The first step was to assemble the shirt attaching the front and back pieces while leaving an opening large enough to be gathered around my neck. I ended up sewing in about 7” from each shoulder leaving me a fairly large opening. The next step was create the front slit using a narrow facing. Next I attached the sleeves at the shoulder and then sewed up the sides of the garment leaving an opening at the cuff. The last step was to add a narrow hem at the neck and cuff.
It was now time to pleat. I decided to take the time to mark out the pleats and was very happy with the results. I marked ¼” dots in 5 rows twice on each sleeve, at the neckline, and at each cuff. I made my marks using a water soluble marker. In period, these marks might have been made using chalk and a paper marking guide. The next step was to sew in the gathers and do the actual pleat work. I chose the honeycomb pattern that I also used on a previous apron. Pleating the sleeves was tricky since they were already closed up the side but it got easier with practice. At one point, I used an empty soda bottle stuck into the sleeve to help hold things in place while I worked.
Because the collar and cuffs were going to get the most wear and tear, I chose to back these with another strip of linen to add some stability. I am very happy with this decision. I also added a line of decorative blue stem stitch for a little decoration. The last step was to attach 4 sets of hooks and eyes – 2 to the collar and 2 to the cuffs.
Last year at Pennsic I had the opportunity to learn basic drawn thread work from Mistress Genoveva von Lübeck. I saw this project as the perfect opportunity to showcase that. My plan for this project was to border the apron with drawn thread work then do another line across the bottom front. The top few inches would be simple pleat work. Mistress Genoveva’s websites are a wealth of information on period pleat work techniques.
To construct this garment, I decided to start with the drawn thread work edging since this technique also creates a beautiful hem as you work. It took about two weeks of work to complete this step of the project. The next step was the pleat work at the top. I measure and marked out 8 rows of pleats about ⅛’ apart. This was the second time that I have used marks to gather – I usually do it freehand. I was very happy with the uniform pleats I got from taking the time to mark out the pleats.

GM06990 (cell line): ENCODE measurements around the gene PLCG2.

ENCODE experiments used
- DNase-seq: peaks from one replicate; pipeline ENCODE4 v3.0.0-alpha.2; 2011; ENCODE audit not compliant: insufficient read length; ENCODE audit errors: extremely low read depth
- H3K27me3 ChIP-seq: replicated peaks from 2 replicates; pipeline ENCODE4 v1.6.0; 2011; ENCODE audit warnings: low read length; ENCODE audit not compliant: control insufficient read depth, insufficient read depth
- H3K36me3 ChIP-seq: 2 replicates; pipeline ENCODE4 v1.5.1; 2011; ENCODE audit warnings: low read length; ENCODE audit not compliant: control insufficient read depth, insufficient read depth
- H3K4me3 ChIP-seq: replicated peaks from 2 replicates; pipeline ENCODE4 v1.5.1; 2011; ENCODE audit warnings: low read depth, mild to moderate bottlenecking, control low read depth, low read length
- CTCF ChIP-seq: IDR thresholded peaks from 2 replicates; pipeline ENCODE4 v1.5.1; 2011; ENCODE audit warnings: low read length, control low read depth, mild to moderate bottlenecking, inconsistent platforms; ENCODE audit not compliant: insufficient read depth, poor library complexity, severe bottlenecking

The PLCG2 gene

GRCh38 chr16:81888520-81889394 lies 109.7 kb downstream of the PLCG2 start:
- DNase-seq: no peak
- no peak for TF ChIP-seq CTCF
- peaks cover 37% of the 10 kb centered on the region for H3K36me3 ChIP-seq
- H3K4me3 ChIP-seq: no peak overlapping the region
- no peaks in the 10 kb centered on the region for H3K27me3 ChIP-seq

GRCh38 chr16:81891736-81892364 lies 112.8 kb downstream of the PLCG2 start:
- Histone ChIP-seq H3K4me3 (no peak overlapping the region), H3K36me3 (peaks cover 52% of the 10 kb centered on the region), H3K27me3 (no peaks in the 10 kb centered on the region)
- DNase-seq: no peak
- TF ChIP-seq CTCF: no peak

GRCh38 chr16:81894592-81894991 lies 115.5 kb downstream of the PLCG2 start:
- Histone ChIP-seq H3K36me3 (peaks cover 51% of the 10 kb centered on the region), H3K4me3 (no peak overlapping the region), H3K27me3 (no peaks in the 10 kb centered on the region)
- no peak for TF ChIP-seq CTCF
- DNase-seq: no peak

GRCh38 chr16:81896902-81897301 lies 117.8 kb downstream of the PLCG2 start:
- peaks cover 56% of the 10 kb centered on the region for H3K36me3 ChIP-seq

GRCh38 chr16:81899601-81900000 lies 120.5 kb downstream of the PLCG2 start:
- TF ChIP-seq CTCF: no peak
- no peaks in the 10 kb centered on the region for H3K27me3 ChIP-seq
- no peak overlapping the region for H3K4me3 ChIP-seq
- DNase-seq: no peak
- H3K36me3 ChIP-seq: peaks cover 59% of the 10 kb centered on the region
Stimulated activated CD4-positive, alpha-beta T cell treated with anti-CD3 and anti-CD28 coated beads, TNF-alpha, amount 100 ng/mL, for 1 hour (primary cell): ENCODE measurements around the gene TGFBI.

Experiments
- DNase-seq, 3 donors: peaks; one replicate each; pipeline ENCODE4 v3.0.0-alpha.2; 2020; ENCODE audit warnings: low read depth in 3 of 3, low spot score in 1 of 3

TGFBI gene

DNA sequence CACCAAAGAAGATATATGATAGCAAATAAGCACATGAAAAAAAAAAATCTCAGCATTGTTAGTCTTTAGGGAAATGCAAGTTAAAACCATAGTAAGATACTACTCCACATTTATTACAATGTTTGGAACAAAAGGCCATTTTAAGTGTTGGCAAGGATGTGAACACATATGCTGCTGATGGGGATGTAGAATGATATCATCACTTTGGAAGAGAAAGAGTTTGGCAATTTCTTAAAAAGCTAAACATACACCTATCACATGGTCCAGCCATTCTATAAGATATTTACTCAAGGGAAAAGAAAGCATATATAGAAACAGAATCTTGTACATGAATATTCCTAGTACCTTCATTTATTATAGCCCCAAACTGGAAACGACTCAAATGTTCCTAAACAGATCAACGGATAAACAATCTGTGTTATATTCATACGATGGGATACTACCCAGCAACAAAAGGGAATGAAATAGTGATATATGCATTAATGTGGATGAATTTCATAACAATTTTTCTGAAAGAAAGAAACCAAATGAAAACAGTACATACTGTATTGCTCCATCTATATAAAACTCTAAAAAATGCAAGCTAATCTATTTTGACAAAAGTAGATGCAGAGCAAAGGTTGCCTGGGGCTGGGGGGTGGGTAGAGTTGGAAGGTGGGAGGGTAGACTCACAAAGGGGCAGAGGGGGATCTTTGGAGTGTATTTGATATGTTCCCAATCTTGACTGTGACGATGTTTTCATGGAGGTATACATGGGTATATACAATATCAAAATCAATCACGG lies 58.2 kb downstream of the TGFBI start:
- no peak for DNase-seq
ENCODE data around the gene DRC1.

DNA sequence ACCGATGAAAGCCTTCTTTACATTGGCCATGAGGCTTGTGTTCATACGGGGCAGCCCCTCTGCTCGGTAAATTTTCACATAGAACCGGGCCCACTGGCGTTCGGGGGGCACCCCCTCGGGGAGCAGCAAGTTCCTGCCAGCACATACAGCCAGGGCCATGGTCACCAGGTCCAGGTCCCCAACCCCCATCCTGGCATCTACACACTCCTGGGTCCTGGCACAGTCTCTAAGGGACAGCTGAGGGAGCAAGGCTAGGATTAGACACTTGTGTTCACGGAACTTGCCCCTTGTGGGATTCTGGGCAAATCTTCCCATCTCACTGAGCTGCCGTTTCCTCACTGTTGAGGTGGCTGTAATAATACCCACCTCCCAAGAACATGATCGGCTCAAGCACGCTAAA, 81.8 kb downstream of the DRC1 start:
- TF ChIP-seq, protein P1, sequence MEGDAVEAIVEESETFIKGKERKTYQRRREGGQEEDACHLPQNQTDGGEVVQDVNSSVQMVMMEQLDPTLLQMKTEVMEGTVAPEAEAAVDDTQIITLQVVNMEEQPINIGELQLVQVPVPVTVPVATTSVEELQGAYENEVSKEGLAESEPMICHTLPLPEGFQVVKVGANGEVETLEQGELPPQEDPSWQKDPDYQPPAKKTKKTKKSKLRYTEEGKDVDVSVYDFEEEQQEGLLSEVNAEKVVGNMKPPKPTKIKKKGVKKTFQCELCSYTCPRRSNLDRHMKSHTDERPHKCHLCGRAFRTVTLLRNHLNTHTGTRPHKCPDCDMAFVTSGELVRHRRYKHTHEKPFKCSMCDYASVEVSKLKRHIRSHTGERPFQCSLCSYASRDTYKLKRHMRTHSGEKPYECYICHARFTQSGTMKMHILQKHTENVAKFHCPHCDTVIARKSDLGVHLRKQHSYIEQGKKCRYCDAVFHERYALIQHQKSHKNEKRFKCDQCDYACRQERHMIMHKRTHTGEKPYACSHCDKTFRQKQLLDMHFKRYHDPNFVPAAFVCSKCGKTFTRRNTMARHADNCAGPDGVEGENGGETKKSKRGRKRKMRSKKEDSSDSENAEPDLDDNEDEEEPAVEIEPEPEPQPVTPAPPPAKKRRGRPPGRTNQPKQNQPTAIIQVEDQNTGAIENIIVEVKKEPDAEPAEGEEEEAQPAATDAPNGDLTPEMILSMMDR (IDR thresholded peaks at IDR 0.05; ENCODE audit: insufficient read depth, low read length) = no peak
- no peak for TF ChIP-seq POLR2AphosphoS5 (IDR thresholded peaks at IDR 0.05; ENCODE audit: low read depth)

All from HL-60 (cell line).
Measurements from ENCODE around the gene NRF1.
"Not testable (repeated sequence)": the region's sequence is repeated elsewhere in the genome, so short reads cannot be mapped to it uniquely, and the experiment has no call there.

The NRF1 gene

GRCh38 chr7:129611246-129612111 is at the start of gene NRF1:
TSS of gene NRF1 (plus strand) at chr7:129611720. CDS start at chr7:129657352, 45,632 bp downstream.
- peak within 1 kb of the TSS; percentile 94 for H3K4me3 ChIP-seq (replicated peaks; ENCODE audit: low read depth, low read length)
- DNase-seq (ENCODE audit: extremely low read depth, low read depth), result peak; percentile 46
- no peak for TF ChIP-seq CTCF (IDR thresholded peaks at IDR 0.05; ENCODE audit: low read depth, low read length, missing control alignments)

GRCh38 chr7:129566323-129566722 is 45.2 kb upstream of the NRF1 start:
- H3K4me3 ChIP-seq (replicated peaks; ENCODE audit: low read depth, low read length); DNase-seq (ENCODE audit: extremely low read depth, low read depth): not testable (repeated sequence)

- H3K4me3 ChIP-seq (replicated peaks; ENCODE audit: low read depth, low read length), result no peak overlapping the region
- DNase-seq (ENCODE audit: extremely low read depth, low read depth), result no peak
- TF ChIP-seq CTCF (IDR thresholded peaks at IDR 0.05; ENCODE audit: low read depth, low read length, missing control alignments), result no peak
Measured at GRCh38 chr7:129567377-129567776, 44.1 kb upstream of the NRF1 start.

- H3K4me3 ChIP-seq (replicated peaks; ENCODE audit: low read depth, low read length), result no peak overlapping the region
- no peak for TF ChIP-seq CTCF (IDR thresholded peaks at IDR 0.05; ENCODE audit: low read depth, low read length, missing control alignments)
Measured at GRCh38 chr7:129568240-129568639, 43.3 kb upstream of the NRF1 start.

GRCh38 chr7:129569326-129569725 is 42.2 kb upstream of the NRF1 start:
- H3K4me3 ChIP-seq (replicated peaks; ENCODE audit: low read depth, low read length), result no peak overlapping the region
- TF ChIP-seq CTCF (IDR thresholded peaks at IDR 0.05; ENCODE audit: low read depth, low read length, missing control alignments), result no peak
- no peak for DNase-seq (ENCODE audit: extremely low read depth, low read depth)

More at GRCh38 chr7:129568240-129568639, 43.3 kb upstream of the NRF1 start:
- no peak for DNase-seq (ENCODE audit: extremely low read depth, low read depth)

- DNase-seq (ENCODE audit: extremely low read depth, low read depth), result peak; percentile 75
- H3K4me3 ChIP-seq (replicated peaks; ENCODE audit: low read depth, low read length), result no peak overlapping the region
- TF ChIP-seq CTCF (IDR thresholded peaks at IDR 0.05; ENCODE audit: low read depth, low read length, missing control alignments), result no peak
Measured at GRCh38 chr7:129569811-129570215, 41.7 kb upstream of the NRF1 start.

The next step was to complete the honeycomb pattern pleat work. At this point I had already completed my Hemd and although I am happy with that project, I did not like that my stitches showed so plainly on my sleeve pleat work so I tried to adjust my method to keep a lot of the stitching on the back side. Mistress Genoveva’s website was also very helpful with this too! The last step was to attach the waistband. All work on this piece was done by hand.
This was the last piece I finished before Pennsic. This project was completed using many of the resources from the web site “Whilja’s Corner.” The author has assembled museum photos and talked about her own attempts to create this garment. I chose to go with her basic shapes and adapted them to my size.
This required creating a pattern of my foot and experimenting with the best shapes. I also decided to line my sock for extra durability. I do not think I will be lining any in the future as I feel like it is unnecessary after a few wearings. The pattern pieces I developed are below.
The last step was to create the garment itself. I sewed the back heel together then attached the bottom to the top making sure to reinforce all the seams for extra durability. The last step was to attach the outer shoe to the lining. The results are picture below. This garment was constructed totally by hand and I could not be happier with the results.
I am very happy overall with the set of garments I have constructed so far. This Kleid is by far the nicest and best constructed of all my Tross Frau dresses. I love the fit and the silhouette that I have created. I love the fact that the garment has real substance from the interlining. I love that I was able to draft these patterns myself and that I created these garments from beginning to end.
I have been very happy with the wear on my Hemd. It has held up well despite multiple wears and washes with minimal mending.
I am also very happy with my Unter Shuh. I have worn them for a short time at demos and around the house. I can’t wait to see how they work at Pennsic. I do plan on doing another pair from wool and one more of single layer linen.
I do plan on doing another Schürze. I am not happy with the smocking at the top. I think it will be much more tidy and the pleats will be more crisp if I used a heavier weight linen. I also want it to be longer to better match the image I am recreating.
Breunner, G. A. (2013). Landsknecht Woodcuts: Kriegsvolker im Zeitalter der Landsknechte. Nadel und Faden Press.
Lucas Cranach the Elder. Portrait of A Lady. Art Gallery of Ontario. (n.d.). Retrieved July 27, 2016, from http://www.ago.net/agoid107395
Mikhaila, N., & Malcolm-Davies, J. (2006). The Tudor tailor: Reconstructing 16th-century dress. Hollywood, CA: Costume and Fashion Press.
Thursfield, S. (2001). The medieval tailor’s assistant: Making common garments, 1200-1500. New York: Costume & Fashion Press.
The Pleatwork Book Mastering 15th and 16th Pleatwork Techniques – Mistress Genoveva Von Lübeck
The Tross Frau Sock
This is a wonderful website. Look for great examples and tutorials along with information about accessories.
Amie’s site includes many examples of German costume. She has created several dress diaries that take you through the process from beginning to end.
More great resources if you are interested in the life, times, and dress of the Landsknecht.